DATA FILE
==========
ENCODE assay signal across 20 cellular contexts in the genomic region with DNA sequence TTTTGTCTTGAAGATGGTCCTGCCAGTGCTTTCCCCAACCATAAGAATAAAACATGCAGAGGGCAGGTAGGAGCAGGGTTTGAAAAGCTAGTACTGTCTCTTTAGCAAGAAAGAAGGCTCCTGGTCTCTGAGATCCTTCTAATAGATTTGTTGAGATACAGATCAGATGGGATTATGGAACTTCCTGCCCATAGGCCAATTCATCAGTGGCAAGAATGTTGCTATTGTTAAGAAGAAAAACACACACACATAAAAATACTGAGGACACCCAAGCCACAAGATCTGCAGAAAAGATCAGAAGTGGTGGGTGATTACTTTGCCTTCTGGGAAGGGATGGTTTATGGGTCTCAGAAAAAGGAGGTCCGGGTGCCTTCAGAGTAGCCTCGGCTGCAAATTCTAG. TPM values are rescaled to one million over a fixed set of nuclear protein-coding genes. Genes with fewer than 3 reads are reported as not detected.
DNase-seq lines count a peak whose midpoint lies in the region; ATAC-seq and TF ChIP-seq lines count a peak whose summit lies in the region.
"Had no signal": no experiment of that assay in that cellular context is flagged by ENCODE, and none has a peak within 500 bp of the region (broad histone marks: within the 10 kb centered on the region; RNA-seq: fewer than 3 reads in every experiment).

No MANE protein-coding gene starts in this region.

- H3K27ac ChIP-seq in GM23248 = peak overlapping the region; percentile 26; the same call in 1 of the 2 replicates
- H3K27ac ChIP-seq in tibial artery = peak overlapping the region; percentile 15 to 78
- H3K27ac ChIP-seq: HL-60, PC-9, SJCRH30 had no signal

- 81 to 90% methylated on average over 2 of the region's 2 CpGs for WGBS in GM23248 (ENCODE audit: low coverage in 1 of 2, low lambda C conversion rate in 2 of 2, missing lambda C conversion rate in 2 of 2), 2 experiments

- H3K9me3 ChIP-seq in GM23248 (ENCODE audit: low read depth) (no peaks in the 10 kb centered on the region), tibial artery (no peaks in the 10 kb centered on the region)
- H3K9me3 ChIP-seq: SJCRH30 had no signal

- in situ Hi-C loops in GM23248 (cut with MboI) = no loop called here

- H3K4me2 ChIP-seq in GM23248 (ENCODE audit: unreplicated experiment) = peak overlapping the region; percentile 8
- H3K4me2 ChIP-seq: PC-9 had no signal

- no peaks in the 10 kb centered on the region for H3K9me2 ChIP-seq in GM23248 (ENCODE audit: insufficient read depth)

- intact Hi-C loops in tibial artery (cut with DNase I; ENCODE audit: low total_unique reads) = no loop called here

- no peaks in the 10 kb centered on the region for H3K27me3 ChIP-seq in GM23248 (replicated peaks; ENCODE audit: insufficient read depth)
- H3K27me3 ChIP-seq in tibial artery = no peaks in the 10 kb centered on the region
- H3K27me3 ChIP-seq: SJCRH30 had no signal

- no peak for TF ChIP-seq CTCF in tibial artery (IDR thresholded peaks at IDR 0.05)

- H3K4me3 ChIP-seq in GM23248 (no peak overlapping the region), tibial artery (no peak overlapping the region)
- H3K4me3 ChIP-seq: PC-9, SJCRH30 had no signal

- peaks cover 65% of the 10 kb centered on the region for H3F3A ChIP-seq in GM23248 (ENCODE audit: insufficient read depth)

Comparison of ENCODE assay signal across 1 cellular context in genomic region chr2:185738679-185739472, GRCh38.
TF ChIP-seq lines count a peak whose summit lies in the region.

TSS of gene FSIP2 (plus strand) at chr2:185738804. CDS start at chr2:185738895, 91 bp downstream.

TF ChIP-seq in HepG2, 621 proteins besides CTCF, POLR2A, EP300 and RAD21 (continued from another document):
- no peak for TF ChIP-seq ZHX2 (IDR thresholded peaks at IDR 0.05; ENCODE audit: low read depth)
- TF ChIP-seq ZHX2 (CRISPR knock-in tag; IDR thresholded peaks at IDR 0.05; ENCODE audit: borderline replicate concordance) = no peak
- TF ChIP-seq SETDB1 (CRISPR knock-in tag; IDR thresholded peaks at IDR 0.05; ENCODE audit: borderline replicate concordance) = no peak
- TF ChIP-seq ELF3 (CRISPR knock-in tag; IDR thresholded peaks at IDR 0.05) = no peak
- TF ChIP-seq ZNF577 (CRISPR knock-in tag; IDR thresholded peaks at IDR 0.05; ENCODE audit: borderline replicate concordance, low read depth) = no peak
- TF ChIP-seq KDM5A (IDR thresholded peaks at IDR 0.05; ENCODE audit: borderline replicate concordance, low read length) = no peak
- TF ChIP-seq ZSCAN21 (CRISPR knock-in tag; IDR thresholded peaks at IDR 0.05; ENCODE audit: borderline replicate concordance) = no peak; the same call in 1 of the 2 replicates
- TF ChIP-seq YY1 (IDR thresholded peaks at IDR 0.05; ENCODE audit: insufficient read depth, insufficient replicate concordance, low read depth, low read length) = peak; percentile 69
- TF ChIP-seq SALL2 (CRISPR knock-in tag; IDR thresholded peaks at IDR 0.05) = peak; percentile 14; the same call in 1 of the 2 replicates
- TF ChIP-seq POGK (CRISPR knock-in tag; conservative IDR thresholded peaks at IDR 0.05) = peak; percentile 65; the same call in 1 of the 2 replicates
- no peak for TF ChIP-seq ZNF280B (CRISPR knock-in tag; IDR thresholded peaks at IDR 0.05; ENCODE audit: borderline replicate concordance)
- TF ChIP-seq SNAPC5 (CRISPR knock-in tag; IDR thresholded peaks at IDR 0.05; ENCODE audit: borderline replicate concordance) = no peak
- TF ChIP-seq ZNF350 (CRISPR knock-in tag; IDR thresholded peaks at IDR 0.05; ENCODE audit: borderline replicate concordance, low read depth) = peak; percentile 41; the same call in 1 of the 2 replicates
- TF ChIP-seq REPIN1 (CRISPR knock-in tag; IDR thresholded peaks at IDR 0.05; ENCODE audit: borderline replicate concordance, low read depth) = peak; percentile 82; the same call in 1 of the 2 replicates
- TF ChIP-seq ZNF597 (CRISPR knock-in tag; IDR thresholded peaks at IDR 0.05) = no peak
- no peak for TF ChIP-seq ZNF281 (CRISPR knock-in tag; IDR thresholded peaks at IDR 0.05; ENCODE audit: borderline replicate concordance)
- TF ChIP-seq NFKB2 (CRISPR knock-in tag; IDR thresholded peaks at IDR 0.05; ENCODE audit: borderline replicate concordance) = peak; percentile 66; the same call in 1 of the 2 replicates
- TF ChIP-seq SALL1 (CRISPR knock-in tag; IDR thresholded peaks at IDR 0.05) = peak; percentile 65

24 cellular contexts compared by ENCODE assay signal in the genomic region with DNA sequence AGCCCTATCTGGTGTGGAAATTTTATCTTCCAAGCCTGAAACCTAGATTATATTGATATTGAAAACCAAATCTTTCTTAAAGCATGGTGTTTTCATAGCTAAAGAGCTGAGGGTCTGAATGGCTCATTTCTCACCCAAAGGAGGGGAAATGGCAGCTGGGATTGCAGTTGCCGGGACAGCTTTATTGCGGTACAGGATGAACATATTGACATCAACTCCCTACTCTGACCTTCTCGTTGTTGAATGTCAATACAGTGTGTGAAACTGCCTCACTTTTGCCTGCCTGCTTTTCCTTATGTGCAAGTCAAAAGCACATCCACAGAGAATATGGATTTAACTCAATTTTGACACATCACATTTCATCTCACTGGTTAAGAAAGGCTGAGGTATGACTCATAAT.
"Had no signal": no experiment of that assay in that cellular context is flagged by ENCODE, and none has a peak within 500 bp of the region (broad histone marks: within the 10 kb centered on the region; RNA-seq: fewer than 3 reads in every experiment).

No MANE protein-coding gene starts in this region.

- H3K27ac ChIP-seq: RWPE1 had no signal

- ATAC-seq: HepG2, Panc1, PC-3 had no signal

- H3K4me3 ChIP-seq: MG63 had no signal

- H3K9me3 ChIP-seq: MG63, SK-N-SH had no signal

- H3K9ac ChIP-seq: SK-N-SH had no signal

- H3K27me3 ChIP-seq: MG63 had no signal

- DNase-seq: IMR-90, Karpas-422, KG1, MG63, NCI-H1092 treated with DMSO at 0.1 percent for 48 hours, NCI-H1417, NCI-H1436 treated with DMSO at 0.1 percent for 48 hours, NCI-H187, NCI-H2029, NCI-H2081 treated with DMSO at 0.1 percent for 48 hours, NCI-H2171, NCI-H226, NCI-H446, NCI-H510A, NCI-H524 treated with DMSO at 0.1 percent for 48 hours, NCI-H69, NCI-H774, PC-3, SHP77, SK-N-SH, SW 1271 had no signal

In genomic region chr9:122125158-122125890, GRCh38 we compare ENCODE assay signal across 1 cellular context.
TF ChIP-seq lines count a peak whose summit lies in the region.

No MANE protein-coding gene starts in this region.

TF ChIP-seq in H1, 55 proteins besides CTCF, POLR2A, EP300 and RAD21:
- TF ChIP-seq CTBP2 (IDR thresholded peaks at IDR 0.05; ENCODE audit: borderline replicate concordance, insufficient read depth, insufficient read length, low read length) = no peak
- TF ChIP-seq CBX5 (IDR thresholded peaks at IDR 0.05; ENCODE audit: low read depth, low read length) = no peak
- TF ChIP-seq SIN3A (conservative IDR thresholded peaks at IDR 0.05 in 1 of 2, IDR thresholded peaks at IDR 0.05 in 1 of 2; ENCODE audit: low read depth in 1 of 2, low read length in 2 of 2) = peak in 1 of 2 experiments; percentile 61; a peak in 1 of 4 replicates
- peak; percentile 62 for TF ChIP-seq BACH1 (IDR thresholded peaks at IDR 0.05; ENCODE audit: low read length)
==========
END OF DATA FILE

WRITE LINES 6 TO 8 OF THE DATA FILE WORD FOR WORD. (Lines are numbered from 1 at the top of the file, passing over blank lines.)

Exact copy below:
- H3K27ac ChIP-seq in tibial artery = peak overlapping the region; percentile 15 to 78
- H3K27ac ChIP-seq: HL-60, PC-9, SJCRH30 had no signal

- 81 to 90% methylated on average over 2 of the region's 2 CpGs for WGBS in GM23248 (ENCODE audit: low coverage in 1 of 2, low lambda C conversion rate in 2 of 2, missing lambda C conversion rate in 2 of 2), 2 experiments